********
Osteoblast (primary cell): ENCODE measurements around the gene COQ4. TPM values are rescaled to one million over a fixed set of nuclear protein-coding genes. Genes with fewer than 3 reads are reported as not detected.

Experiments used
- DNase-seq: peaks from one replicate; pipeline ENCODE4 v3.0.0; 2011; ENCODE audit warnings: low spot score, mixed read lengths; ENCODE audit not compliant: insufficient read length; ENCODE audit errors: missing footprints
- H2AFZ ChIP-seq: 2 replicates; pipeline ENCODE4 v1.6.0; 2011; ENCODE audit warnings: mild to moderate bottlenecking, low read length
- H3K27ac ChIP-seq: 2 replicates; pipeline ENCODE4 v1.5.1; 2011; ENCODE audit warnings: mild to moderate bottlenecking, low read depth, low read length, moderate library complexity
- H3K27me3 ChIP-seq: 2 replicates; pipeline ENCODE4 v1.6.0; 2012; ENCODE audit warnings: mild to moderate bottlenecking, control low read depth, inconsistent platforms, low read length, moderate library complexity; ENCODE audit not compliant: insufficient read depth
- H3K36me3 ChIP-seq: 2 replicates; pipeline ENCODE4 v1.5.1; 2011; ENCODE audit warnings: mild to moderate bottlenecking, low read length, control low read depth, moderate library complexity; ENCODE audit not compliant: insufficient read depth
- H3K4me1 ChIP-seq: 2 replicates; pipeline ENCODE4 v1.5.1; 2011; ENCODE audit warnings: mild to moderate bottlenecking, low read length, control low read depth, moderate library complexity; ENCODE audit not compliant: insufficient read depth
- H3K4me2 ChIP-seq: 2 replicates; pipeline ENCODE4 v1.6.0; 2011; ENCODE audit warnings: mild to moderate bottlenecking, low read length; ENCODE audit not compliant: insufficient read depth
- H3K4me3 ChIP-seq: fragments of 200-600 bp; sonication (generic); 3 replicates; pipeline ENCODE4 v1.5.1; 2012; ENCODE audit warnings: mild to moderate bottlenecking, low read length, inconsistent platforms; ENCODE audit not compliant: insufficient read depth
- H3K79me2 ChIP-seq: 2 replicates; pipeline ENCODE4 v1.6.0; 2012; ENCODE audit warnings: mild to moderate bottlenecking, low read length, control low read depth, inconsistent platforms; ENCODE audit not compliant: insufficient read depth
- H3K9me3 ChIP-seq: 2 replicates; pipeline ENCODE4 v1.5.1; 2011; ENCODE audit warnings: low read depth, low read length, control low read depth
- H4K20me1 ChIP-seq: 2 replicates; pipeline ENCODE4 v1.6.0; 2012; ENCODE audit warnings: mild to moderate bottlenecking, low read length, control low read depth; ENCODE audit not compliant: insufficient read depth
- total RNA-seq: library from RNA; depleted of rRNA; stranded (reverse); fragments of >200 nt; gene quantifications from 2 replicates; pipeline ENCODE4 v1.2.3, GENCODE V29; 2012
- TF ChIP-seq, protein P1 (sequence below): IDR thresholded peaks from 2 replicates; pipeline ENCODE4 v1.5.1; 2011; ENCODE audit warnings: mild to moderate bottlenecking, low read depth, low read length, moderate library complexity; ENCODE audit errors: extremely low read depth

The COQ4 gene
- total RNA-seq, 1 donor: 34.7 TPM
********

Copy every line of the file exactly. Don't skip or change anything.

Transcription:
Osteoblast (primary cell): ENCODE measurements around the gene COQ4. TPM values are rescaled to one million over a fixed set of nuclear protein-coding genes. Genes with fewer than 3 reads are reported as not detected.

Experiments used
- DNase-seq: peaks from one replicate; pipeline ENCODE4 v3.0.0; 2011; ENCODE audit warnings: low spot score, mixed read lengths; ENCODE audit not compliant: insufficient read length; ENCODE audit errors: missing footprints
- H2AFZ ChIP-seq: 2 replicates; pipeline ENCODE4 v1.6.0; 2011; ENCODE audit warnings: mild to moderate bottlenecking, low read length
- H3K27ac ChIP-seq: 2 replicates; pipeline ENCODE4 v1.5.1; 2011; ENCODE audit warnings: mild to moderate bottlenecking, low read depth, low read length, moderate library complexity
- H3K27me3 ChIP-seq: 2 replicates; pipeline ENCODE4 v1.6.0; 2012; ENCODE audit warnings: mild to moderate bottlenecking, control low read depth, inconsistent platforms, low read length, moderate library complexity; ENCODE audit not compliant: insufficient read depth
- H3K36me3 ChIP-seq: 2 replicates; pipeline ENCODE4 v1.5.1; 2011; ENCODE audit warnings: mild to moderate bottlenecking, low read length, control low read depth, moderate library complexity; ENCODE audit not compliant: insufficient read depth
- H3K4me1 ChIP-seq: 2 replicates; pipeline ENCODE4 v1.5.1; 2011; ENCODE audit warnings: mild to moderate bottlenecking, low read length, control low read depth, moderate library complexity; ENCODE audit not compliant: insufficient read depth
- H3K4me2 ChIP-seq: 2 replicates; pipeline ENCODE4 v1.6.0; 2011; ENCODE audit warnings: mild to moderate bottlenecking, low read length; ENCODE audit not compliant: insufficient read depth
- H3K4me3 ChIP-seq: fragments of 200-600 bp; sonication (generic); 3 replicates; pipeline ENCODE4 v1.5.1; 2012; ENCODE audit warnings: mild to moderate bottlenecking, low read length, inconsistent platforms; ENCODE audit not compliant: insufficient read depth
- H3K79me2 ChIP-seq: 2 replicates; pipeline ENCODE4 v1.6.0; 2012; ENCODE audit warnings: mild to moderate bottlenecking, low read length, control low read depth, inconsistent platforms; ENCODE audit not compliant: insufficient read depth
- H3K9me3 ChIP-seq: 2 replicates; pipeline ENCODE4 v1.5.1; 2011; ENCODE audit warnings: low read depth, low read length, control low read depth
- H4K20me1 ChIP-seq: 2 replicates; pipeline ENCODE4 v1.6.0; 2012; ENCODE audit warnings: mild to moderate bottlenecking, low read length, control low read depth; ENCODE audit not compliant: insufficient read depth
- total RNA-seq: library from RNA; depleted of rRNA; stranded (reverse); fragments of >200 nt; gene quantifications from 2 replicates; pipeline ENCODE4 v1.2.3, GENCODE V29; 2012
- TF ChIP-seq, protein P1 (sequence below): IDR thresholded peaks from 2 replicates; pipeline ENCODE4 v1.5.1; 2011; ENCODE audit warnings: mild to moderate bottlenecking, low read depth, low read length, moderate library complexity; ENCODE audit errors: extremely low read depth

The COQ4 gene
- total RNA-seq, 1 donor: 34.7 TPM